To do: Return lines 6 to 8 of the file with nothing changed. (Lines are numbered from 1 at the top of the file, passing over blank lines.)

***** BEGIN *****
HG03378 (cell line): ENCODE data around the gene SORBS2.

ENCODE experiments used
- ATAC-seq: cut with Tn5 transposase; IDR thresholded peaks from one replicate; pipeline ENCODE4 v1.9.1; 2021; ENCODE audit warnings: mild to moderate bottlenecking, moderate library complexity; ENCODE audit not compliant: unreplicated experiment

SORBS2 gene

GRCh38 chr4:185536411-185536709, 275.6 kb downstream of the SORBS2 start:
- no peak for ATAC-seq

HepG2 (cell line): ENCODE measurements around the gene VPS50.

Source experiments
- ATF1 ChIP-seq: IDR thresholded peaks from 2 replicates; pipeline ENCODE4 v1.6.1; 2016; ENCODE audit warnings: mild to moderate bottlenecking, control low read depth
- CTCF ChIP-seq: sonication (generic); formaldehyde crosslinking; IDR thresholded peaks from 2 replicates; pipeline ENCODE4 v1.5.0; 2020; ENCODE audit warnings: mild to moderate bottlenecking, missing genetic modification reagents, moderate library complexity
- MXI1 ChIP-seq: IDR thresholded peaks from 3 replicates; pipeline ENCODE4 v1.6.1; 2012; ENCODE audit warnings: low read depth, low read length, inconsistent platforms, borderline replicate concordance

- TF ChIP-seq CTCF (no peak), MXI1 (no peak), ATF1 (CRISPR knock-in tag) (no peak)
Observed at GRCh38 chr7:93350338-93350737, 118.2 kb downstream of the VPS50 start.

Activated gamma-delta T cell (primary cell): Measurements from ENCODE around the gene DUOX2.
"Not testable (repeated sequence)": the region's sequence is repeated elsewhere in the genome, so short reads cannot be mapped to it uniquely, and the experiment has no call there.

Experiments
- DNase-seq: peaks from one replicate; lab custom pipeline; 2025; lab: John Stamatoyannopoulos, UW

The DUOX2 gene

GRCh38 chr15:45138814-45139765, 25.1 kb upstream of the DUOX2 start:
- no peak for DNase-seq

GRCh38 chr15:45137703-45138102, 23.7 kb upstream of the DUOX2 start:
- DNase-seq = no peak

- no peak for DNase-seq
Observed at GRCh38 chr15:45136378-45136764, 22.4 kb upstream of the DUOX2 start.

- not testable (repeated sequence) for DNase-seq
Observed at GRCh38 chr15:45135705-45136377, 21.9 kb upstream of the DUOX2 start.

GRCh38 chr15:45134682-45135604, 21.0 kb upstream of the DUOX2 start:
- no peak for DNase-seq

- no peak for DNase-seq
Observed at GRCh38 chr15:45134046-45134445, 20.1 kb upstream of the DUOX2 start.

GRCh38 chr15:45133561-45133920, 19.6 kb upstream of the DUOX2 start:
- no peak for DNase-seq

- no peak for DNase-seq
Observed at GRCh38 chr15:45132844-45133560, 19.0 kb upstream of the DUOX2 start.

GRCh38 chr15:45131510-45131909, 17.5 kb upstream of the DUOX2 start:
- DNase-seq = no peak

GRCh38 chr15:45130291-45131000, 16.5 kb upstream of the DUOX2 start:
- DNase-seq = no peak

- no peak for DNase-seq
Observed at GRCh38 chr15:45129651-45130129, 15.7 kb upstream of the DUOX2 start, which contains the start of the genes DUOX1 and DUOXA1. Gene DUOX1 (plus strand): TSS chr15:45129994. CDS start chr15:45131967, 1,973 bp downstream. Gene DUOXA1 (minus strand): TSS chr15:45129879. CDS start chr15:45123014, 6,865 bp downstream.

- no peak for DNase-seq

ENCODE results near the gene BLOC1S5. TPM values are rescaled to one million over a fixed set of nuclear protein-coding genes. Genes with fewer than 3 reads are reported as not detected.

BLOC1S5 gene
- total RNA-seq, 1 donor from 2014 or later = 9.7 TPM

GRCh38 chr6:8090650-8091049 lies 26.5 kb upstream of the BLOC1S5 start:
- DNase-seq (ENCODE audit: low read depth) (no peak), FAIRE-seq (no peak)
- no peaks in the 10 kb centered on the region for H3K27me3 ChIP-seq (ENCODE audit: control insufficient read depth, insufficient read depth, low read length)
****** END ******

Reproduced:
- no peak for ATAC-seq

HepG2 (cell line): ENCODE measurements around the gene VPS50.

Source experiments